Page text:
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How to Use a Metronome to Improve Your Guitar Playing

If you're looking to better your guitar skills, one of the best things you can do is practice with a metronome. A metronome is a device that produces a regular, audible beat that you can play along to. This is a great way to improve your timing and rhythm and increase your speed with flawless precision. Some metronomes are electric, while others are mechanical, producing their beats by a pendulum swinging back and forth.

Whether you’re a beginner or a seasoned pro, practicing with a metronome can benefit your guitar playing in a number of ways. In this article, we’ll cover the importance of using a metronome, as well as how to effectively use one.

How Can a Metronome Help Your Guitar Playing? 

If you are a beginner, it is good to get into the habit of practicing with a metronome. Without it, you will not develop a good sense of timing. You'll likely speed up or slow down whatever song or exercise you are practicing.

Your internal clock will become steady and consistent when you practice with a metronome. The result is that you will play cleaner and with more confidence.

Even experienced guitarists can benefit from using a metronome. They can keep improving their speed and rhythm chops. It's an excellent tool for any musician of any level who wants to improve their playing skills.

How to Use a Metronome When Practicing Guitar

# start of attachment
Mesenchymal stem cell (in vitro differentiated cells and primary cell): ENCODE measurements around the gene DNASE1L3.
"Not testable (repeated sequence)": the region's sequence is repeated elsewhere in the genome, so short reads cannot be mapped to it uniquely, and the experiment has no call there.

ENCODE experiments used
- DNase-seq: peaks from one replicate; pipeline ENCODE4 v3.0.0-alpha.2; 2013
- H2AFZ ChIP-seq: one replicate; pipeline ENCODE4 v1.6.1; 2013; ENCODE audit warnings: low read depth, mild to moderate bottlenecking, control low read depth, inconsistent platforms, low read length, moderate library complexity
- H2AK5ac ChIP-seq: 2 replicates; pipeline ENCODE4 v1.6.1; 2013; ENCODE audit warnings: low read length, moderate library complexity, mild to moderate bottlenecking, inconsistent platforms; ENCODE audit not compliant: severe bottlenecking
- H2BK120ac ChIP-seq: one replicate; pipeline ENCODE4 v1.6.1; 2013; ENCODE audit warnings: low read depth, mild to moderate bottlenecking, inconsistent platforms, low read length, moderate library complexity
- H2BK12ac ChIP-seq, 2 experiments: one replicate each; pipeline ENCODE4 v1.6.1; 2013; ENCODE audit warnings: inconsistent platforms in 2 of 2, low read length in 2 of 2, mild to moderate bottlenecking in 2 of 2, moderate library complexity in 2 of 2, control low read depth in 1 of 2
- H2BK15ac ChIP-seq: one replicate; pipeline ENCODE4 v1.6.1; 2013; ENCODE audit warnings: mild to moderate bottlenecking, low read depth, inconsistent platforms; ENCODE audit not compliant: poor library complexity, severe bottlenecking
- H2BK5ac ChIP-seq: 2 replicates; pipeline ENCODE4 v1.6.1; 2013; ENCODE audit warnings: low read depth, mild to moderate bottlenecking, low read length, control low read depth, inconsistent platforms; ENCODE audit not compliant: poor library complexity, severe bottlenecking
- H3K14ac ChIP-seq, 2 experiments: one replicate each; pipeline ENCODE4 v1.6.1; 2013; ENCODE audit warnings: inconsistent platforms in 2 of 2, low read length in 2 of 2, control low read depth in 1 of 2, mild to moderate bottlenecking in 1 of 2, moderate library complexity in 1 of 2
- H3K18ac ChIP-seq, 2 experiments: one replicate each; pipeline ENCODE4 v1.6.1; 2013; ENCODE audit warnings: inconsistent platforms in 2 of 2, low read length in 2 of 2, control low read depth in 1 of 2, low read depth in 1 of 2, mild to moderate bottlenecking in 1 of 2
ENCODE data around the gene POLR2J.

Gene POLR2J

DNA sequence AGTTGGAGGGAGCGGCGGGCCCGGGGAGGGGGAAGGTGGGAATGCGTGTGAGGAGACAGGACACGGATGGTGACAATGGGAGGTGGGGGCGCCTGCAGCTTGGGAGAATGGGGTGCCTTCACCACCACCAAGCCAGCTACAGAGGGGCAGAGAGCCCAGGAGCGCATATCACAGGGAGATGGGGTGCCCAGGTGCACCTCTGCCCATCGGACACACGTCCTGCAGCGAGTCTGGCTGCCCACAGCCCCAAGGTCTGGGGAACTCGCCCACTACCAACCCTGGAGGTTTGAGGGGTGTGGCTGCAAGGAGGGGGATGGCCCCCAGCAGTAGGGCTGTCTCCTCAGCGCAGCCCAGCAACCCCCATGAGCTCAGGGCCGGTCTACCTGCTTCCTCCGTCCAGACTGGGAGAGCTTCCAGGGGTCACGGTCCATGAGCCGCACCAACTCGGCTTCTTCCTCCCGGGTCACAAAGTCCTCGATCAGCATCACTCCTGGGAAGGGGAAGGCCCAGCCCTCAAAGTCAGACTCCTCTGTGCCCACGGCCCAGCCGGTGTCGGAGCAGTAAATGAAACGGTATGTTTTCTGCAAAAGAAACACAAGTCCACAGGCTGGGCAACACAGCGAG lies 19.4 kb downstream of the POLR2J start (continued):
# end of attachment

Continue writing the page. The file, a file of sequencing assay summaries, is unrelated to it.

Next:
Start by setting the metronome to a slow tempo. Then, as you get comfortable with the beat, you can gradually increase the speed.

When practicing with a metronome, it's essential to focus on your timing and rhythm. Pay attention to each beat and make sure you're playing in time.

Try different rhythms and patterns. Practice playing quarter notes, eighth notes, triplets, etc. Mix it up and have fun with it!

What Guitar exercises Can I do With a Metronome?

Chromatic scale exercise for guitar

An excellent place to start is with a simple chromatic scale. Set the metronome to 60 beats per minute. This tempo might seem slow and boring to some guitarists, but slow is good! You can hyper focus on how well you play the exercise at a slow tempo. Please do not concern yourself with how fast you can play the exercise; our initial goal is to play with precision. 

And guess what? Playing slowly with perfect timing can be challenging. You have to space out your pick attack perfectly to land those notes. This takes some practice, but once you master one tempo, the next one becomes easier. It also helps to tap your foot with the beat. Your pick attack should be in sync with your foot. Visualize your picking hand connected to your toe with a long string while tapping along with the beats. They move together in sync.

Pay attention to your fretting hand posture as you play to ensure you are pressing your notes behind the frets so they ring nicely and clearly. 

Try not to have any silence between notes; you want the scale to flow nicely and not sound choppy. If you find yourself making mistakes or sounding a bit sloppy, start the exercise over or slow the tempo down even more.

Never continue to practice what sounds sloppy. At that point, you're only practicing how to make mistakes and sound poorly. That's not the kind of muscle memory that we want our hands to have. Many musicians have poor technique as a result of practicing mistakes. The muscle memory learned from practiced mistakes can be difficult to undo, so get it right from the start. Also, an untrained ear might not recognize what sounds good or bad. If you are unsure, record your exercise and give it a critical listen. It's a little easier to determine how well you sound when you play back a recording.